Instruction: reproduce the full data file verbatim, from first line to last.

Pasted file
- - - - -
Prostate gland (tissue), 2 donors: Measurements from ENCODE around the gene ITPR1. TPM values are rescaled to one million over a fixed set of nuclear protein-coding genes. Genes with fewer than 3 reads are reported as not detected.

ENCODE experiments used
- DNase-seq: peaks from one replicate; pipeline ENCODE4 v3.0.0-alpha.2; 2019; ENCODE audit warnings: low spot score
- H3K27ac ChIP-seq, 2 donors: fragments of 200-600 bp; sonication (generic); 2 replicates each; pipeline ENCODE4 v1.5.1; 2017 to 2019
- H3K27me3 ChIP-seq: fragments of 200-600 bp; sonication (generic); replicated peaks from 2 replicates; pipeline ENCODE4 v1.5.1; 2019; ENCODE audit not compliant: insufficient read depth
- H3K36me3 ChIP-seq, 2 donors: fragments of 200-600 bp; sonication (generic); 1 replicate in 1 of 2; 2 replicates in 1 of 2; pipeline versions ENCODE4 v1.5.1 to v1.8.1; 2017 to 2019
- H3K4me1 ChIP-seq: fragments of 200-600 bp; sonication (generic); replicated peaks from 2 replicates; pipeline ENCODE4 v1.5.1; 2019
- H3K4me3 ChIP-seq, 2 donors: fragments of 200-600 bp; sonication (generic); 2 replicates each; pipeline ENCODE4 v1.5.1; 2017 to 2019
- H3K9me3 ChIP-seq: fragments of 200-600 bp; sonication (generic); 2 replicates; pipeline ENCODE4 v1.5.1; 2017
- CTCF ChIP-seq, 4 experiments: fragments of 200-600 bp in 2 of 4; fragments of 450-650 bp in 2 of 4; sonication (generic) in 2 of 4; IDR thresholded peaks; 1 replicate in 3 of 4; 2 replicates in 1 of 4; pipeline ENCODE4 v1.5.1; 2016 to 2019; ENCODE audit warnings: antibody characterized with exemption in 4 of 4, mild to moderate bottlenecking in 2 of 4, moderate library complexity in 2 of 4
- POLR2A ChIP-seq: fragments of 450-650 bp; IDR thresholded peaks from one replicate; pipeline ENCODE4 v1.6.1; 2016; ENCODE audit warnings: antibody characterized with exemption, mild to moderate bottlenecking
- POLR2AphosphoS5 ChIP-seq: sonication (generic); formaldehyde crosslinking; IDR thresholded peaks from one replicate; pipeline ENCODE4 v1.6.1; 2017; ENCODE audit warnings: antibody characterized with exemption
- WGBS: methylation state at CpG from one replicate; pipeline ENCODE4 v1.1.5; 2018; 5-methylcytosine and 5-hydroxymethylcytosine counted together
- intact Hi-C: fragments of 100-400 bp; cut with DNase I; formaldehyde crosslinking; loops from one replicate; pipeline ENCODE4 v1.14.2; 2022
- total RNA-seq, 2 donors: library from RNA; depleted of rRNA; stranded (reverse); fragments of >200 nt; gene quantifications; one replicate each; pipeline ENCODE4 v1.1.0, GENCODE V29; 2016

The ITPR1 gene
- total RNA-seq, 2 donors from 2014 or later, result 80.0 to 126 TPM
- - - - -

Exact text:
Prostate gland (tissue), 2 donors: Measurements from ENCODE around the gene ITPR1. TPM values are rescaled to one million over a fixed set of nuclear protein-coding genes. Genes with fewer than 3 reads are reported as not detected.

ENCODE experiments used
- DNase-seq: peaks from one replicate; pipeline ENCODE4 v3.0.0-alpha.2; 2019; ENCODE audit warnings: low spot score
- H3K27ac ChIP-seq, 2 donors: fragments of 200-600 bp; sonication (generic); 2 replicates each; pipeline ENCODE4 v1.5.1; 2017 to 2019
- H3K27me3 ChIP-seq: fragments of 200-600 bp; sonication (generic); replicated peaks from 2 replicates; pipeline ENCODE4 v1.5.1; 2019; ENCODE audit not compliant: insufficient read depth
- H3K36me3 ChIP-seq, 2 donors: fragments of 200-600 bp; sonication (generic); 1 replicate in 1 of 2; 2 replicates in 1 of 2; pipeline versions ENCODE4 v1.5.1 to v1.8.1; 2017 to 2019
- H3K4me1 ChIP-seq: fragments of 200-600 bp; sonication (generic); replicated peaks from 2 replicates; pipeline ENCODE4 v1.5.1; 2019
- H3K4me3 ChIP-seq, 2 donors: fragments of 200-600 bp; sonication (generic); 2 replicates each; pipeline ENCODE4 v1.5.1; 2017 to 2019
- H3K9me3 ChIP-seq: fragments of 200-600 bp; sonication (generic); 2 replicates; pipeline ENCODE4 v1.5.1; 2017
- CTCF ChIP-seq, 4 experiments: fragments of 200-600 bp in 2 of 4; fragments of 450-650 bp in 2 of 4; sonication (generic) in 2 of 4; IDR thresholded peaks; 1 replicate in 3 of 4; 2 replicates in 1 of 4; pipeline ENCODE4 v1.5.1; 2016 to 2019; ENCODE audit warnings: antibody characterized with exemption in 4 of 4, mild to moderate bottlenecking in 2 of 4, moderate library complexity in 2 of 4
- POLR2A ChIP-seq: fragments of 450-650 bp; IDR thresholded peaks from one replicate; pipeline ENCODE4 v1.6.1; 2016; ENCODE audit warnings: antibody characterized with exemption, mild to moderate bottlenecking
- POLR2AphosphoS5 ChIP-seq: sonication (generic); formaldehyde crosslinking; IDR thresholded peaks from one replicate; pipeline ENCODE4 v1.6.1; 2017; ENCODE audit warnings: antibody characterized with exemption
- WGBS: methylation state at CpG from one replicate; pipeline ENCODE4 v1.1.5; 2018; 5-methylcytosine and 5-hydroxymethylcytosine counted together
- intact Hi-C: fragments of 100-400 bp; cut with DNase I; formaldehyde crosslinking; loops from one replicate; pipeline ENCODE4 v1.14.2; 2022
- total RNA-seq, 2 donors: library from RNA; depleted of rRNA; stranded (reverse); fragments of >200 nt; gene quantifications; one replicate each; pipeline ENCODE4 v1.1.0, GENCODE V29; 2016

The ITPR1 gene
- total RNA-seq, 2 donors from 2014 or later, result 80.0 to 126 TPM